Every week, people from all walks of life come through our church doors with real situations, real needs, real brokenness, and real tragedies. Real people waiting to hear from God. Real people longing for God to move in supernatural ways. Real people seeking and desiring real change. Real people longing to experience the God’s unconditional love, mercy and grace. Real people hoping to experience something real and powerful during our time together in worship. I know this to be true, because when I come to church, whether when I’m serving on the platform or sitting among the congregation, I too come with a longing to meet and hear from my Father, hoping that he too would speak into the areas of my life as a believer and follower of Christ (read Psalms 33:20-22 & Luke 4:18-19). This is why our role as worship leaders is so crucial and important. It is God putting all that is precious to Him into our hands and saying to you and I, I am entrusting you with this. It is a time when we as the body of Christ can come together to declare who God is. To remember what God has accomplished. To see and hear what God is saying and doing among us. And to put our faith once again in a God who is faithful, who is for us, and who is still very much with us. Yes, it’s exciting to prepare another setlist and maybe even introduce a new song to our team and to our congregation, but more importantly, you and I have been entrusted by God with His gospel message and with His people. So whether leading worship at a Wednesday small group setting or leading worship at a Sunday corporate church setting, you and I have the honor of re-telling the story of God to His people. You and I have the honor of preparing a place where our congregation can engage a real God who so desires to meet with us in the real places of our lives.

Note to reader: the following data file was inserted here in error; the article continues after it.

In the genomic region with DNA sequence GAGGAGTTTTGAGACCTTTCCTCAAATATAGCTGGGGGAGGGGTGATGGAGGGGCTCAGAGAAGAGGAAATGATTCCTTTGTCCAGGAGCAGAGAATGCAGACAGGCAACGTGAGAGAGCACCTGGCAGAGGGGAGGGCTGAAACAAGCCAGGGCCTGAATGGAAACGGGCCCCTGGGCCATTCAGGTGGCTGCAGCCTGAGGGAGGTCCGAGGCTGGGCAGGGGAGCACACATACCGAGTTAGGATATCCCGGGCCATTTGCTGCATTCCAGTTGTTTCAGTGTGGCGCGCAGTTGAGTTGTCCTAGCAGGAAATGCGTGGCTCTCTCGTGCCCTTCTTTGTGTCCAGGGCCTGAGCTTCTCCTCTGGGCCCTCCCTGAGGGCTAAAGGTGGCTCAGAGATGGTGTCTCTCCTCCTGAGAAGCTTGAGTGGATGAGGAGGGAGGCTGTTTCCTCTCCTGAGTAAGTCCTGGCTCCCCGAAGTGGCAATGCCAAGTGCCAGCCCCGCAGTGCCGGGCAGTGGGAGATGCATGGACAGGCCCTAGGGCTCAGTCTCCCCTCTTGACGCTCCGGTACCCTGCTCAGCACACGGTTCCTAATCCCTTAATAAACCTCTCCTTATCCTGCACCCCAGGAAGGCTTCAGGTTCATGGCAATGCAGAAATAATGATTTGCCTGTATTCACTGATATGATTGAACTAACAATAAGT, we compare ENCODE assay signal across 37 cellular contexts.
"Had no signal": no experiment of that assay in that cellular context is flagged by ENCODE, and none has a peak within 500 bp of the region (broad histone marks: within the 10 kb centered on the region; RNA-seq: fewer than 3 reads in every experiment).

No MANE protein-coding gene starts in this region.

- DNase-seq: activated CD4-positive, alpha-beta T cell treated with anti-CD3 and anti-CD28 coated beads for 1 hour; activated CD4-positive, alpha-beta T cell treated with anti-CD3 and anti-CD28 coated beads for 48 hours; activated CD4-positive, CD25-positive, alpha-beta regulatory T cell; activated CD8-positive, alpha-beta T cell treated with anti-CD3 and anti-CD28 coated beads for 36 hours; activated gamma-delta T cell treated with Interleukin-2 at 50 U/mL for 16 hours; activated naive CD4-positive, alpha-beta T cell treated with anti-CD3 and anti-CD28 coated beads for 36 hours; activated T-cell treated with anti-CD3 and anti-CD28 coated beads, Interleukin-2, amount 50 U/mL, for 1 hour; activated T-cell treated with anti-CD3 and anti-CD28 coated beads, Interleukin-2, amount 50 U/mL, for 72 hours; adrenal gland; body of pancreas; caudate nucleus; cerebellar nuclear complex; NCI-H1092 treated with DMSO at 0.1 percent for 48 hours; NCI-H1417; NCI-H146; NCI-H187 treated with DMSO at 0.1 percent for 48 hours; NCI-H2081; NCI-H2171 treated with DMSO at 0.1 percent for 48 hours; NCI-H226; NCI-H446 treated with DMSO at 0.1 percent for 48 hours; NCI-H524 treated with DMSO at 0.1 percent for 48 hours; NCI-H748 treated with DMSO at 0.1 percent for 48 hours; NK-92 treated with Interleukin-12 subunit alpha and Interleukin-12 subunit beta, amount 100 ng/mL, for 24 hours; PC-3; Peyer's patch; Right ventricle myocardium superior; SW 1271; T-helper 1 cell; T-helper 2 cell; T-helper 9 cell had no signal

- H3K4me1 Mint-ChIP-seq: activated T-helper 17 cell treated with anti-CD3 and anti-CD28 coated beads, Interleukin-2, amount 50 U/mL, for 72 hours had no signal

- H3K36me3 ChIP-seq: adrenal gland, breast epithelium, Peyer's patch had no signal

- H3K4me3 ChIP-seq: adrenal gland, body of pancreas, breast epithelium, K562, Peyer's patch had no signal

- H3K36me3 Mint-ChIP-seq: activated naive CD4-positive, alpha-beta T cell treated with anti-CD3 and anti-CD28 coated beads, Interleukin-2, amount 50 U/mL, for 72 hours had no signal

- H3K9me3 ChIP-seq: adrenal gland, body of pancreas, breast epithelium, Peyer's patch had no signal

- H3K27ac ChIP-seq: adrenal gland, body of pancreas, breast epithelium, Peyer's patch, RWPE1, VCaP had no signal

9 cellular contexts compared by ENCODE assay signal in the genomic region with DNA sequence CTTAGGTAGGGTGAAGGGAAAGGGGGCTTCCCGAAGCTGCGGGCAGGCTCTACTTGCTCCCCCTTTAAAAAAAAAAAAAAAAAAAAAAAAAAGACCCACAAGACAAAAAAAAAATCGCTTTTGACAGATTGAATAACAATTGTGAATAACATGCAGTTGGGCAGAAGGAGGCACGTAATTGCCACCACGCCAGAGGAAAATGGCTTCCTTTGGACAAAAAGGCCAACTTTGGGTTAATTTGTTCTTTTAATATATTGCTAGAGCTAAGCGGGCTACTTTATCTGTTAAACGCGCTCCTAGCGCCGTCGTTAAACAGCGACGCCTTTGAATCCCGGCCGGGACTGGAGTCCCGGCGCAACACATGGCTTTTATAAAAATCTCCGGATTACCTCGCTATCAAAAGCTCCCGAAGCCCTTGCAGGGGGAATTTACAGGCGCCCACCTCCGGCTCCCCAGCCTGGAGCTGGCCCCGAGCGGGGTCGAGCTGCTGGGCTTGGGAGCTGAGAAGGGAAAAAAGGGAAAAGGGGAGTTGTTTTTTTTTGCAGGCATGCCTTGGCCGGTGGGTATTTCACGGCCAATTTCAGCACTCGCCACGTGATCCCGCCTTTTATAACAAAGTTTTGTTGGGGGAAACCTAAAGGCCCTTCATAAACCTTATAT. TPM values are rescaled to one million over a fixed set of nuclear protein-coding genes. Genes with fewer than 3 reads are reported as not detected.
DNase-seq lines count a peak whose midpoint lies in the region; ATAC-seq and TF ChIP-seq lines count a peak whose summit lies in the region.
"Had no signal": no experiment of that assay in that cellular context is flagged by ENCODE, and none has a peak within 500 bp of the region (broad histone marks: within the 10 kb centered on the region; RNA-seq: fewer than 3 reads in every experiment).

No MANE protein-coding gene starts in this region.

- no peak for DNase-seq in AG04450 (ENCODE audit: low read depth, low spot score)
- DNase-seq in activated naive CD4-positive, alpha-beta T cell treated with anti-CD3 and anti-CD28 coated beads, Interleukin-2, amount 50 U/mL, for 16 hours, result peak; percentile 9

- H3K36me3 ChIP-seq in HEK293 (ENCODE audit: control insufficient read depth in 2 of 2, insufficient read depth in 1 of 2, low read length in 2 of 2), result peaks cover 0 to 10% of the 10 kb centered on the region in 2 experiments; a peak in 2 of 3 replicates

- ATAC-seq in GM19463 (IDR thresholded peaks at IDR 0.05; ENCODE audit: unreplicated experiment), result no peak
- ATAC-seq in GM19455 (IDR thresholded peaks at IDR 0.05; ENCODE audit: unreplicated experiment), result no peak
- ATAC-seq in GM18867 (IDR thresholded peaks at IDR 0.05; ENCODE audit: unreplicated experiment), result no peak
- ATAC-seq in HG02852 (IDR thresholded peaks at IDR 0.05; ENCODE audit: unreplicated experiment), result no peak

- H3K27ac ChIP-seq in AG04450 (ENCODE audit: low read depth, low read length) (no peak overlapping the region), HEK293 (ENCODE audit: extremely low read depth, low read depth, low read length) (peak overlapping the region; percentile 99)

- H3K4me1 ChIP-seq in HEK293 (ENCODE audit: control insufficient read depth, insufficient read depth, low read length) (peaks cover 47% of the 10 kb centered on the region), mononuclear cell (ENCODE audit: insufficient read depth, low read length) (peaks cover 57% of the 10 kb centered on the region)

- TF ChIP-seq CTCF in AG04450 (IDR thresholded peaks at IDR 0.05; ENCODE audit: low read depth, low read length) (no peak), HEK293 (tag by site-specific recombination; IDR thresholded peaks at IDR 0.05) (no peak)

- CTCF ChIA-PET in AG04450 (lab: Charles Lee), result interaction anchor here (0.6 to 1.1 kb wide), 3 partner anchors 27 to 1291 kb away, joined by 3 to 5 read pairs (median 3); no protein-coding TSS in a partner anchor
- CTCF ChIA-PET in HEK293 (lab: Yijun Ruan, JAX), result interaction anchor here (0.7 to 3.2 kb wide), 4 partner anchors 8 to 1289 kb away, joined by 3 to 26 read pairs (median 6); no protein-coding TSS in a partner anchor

“If we were to build a theology only based on the songs you sing at church, what kind of God would that be? What kind of God would be described by the lyrics of your setlist this weekend? Think about those things.” - Glenn Packiam.
Our songs may have great melodic hooks and memorable lyrical lines, yes, those things are important as well, but let us not forget that our songs also have a message that has the power to cause real change in the hearts of real people. A message so powerful, that it is “living and active and sharper than any two-edge sword. Penetrating even dividing the soul and spirit; joints and marrow; and judges the thoughts and attitudes of the heart” (Hebrew 4:12).
Whether they are the songs we sing at our church; Whether they are the songs we sing in our quite time in prayer; Whether they are the songs we sing on the battlefield; And whether they are the songs we sing during tragedy or during dark seasons in our lives...Songs are not only a gift from God, but songs can be a powerful way for us to invite Him into the real stories of our lives. And it is in those moments, we can be reminded once again, that he is still our God, he is still our Savior, and he still our King who has never left us nor forsaken us. A God who loves us unconditionally. A Savior who is fully present in it all. And a King who leads us into victory on the battlefields. This is the song I will sing and this is the song that will live in me. These are the songs that sing over us and these are the songs that will transform us from glory to glory, Amen, Amen, and Amen! (read 2 Corinthians 3:18)
Biblical examples of the power and purpose of a song: 2 Chronicles 20:17-22; Joshua 6:20; 1 Samuel 16:23; Acts 16:25-34
Some thoughts to take into consideration when selecting songs for your next setlist.
May the Lord bless you and keep you Worship Leader.
Exploring Life, Music, Theology, Spirituality, Worship, and Culture.